A recent survey by ‘Itsu’ has revealed some key insights into the way millennials (people aged between 16-24 years old) eat, their patterns, knowledge of food and cooking.
The main discoveries of this survey found that half of millennials now skip home-cooked meals, blaming ‘lack of free time’, 72.6% of millennials wished that they were more adventurous in the kitchen and over half (57.9%) of millennials admitted that lack of time restricted the variety in their diet at home. Lack of time is a big issue especially for working people in a day to day job or being a student.
From a student’s perspective, we have a lot to be juggling at once. Early morning lectures, long days, deadlines, societies, part time job and actually having the chance to chill out and socialise can become very stressful! This supports another finding as over half (51.3%) of millennials admitted to only having a maximum of 30 minutes to cook in the evenings. 30 minutes as the maximum is quite a short space of time to be able to create a balanced meal, taking into account people’s level of ability to cook, it may take longer for others to be able to produce a home cooked meal.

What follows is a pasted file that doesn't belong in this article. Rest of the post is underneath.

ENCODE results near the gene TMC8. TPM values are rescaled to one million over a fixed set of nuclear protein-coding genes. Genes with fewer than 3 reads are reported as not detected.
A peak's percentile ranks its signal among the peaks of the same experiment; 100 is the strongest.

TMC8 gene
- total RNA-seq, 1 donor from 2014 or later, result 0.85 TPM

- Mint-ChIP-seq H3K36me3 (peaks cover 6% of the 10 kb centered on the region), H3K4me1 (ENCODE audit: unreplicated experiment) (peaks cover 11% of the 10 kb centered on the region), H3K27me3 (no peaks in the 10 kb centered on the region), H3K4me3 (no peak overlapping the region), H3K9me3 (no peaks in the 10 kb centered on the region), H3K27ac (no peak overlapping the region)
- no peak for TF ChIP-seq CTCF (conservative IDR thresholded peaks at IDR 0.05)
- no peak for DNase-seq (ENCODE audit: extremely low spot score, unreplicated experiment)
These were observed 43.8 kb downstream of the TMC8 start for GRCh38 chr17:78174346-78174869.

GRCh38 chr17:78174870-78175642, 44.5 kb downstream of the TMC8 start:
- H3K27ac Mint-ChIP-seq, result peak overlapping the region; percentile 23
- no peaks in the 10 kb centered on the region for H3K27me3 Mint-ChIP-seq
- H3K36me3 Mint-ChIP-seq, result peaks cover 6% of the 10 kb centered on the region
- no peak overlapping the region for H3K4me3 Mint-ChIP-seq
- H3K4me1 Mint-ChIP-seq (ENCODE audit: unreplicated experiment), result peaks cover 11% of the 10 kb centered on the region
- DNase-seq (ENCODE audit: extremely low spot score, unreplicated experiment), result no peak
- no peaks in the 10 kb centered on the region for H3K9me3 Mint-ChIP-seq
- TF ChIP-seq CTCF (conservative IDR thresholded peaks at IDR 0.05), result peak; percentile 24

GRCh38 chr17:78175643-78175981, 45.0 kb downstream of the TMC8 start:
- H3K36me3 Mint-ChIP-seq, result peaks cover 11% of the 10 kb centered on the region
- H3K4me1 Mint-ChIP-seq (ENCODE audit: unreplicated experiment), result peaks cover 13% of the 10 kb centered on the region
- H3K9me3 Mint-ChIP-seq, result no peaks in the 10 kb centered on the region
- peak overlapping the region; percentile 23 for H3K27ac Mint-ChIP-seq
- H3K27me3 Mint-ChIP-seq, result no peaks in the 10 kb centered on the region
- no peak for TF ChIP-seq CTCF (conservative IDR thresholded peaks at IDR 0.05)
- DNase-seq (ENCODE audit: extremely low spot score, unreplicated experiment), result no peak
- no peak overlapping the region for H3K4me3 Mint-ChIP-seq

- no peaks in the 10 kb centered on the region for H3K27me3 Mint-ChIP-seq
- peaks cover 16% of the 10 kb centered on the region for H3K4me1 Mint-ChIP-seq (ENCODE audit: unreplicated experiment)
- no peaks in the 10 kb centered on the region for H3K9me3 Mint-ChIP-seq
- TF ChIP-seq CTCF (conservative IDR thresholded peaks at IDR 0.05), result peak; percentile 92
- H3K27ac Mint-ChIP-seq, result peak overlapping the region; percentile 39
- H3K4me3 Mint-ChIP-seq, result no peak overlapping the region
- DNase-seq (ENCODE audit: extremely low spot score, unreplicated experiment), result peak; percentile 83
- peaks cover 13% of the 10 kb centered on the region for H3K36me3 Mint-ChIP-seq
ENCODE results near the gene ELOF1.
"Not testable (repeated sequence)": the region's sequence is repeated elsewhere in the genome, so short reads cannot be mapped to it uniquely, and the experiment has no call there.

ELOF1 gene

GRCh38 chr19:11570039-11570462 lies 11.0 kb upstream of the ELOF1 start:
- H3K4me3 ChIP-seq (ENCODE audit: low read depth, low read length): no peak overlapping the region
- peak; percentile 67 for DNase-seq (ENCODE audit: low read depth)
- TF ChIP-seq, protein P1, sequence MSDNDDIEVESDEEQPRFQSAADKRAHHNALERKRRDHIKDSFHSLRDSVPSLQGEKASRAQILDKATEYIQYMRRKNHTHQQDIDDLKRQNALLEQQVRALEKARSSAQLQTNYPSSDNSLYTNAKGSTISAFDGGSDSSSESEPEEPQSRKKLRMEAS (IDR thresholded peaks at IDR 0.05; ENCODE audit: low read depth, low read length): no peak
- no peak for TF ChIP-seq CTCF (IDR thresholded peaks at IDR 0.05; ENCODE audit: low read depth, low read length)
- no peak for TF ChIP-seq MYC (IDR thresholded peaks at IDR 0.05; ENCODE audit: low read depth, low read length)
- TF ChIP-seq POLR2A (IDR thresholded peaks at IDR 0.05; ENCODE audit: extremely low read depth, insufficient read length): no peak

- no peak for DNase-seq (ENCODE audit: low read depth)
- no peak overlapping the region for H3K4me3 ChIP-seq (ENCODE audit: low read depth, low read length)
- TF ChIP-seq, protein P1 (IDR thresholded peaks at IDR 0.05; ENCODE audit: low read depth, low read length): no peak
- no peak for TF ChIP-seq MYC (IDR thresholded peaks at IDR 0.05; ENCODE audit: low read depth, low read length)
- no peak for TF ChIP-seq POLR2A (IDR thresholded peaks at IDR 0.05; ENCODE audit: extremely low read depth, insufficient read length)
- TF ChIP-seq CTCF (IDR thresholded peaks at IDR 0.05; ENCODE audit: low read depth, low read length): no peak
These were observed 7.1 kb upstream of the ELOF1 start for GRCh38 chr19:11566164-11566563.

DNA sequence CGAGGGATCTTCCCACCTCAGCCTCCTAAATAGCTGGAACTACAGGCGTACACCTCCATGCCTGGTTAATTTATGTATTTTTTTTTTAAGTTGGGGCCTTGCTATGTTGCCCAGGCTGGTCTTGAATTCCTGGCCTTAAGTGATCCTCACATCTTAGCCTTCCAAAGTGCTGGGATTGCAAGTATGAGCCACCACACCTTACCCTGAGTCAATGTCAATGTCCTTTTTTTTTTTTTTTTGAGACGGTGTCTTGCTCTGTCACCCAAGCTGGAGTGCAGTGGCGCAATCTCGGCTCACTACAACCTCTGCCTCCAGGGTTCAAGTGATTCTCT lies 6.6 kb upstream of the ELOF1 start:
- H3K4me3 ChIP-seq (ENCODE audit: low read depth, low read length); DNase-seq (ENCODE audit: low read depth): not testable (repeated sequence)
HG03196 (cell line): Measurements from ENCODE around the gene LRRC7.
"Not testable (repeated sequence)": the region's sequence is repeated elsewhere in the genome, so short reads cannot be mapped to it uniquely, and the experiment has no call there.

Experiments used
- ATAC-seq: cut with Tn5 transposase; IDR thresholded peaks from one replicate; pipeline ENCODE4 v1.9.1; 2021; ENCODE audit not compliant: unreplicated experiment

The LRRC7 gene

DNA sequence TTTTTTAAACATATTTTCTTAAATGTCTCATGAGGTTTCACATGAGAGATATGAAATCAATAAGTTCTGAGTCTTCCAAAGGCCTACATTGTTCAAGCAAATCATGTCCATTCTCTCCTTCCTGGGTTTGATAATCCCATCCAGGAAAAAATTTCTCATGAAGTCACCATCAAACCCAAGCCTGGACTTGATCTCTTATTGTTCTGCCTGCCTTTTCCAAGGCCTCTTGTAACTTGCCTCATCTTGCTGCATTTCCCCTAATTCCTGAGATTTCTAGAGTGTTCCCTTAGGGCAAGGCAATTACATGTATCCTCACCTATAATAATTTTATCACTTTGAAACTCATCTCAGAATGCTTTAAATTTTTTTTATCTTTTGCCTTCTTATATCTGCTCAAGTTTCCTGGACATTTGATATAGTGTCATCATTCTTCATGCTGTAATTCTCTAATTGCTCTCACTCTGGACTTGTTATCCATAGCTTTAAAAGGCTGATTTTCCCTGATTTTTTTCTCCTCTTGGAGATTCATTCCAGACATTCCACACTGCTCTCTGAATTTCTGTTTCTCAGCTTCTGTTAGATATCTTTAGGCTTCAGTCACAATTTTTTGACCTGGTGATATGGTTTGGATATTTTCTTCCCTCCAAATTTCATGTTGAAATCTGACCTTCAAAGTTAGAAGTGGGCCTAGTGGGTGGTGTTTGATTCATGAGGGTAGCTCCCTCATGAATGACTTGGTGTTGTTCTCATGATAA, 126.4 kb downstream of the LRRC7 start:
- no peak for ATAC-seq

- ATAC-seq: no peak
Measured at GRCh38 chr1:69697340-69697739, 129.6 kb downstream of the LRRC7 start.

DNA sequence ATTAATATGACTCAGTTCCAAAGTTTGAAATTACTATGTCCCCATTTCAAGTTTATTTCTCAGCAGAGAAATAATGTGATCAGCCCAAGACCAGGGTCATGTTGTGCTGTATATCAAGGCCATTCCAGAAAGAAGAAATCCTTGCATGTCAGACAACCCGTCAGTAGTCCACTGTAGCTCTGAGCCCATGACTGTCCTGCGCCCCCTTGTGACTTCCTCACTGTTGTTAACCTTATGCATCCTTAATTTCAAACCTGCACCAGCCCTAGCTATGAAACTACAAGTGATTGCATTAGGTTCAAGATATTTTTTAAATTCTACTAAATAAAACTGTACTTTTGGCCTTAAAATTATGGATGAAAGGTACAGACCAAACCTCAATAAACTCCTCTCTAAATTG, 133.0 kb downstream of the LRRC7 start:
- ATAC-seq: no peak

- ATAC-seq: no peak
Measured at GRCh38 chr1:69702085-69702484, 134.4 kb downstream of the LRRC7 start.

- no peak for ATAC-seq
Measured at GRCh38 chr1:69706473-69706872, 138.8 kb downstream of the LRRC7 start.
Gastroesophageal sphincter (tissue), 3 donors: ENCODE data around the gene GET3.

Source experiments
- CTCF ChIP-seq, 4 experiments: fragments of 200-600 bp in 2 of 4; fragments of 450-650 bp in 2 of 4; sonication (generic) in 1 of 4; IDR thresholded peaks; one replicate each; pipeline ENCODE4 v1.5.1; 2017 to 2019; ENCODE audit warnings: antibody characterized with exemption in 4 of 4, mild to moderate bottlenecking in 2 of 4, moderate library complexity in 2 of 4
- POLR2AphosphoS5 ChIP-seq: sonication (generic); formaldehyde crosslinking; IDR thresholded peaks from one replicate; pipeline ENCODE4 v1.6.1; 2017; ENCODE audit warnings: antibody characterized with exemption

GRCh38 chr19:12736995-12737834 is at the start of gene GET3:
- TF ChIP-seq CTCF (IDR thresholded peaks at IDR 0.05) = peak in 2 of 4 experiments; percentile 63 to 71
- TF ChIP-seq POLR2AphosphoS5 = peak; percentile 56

I can almost guarantee that every day at University I have forgotten to defrost food such as meat meaning I fail to prepare meals for the evening. This tends to leave me rummaging around the ready meal sections in supermarkets, due to their low price and convenience. Which would then further support the statement of wishing I was more adventurous in the kitchen. With lack of time, going to the shops to buy fresh ingredients, cook, wash up etc. it brings out the lazy side to most. If time became effectively managed, millennials would find it easier to make better meal choices rather than relying on ready meals or a non-home cooked meals.
‘Itsu’ discovered that over ½ of millennials (51.3%) lacked the confidence to be adventurous with Asian flavours in the kitchen. Asian cooking is becoming increasingly popular in today’s culture, chain restaurants such as Wagamama’s has boomed since its launch in 1992, spreading across the UK with over 120 restaurants! The survey supports the fact that millennials want to be able to replicate their favourite restaurant food in the kitchen (Over two thirds, 70.7%) – so why do they lack such confidence to cook? UK millennials are living in a time of a culturally diverse society but obstacles preventing those being adventurous with new foods continues to prove to be a time consuming issue due to their busy schedules.
Information provided: new survey from itsu [grocery]
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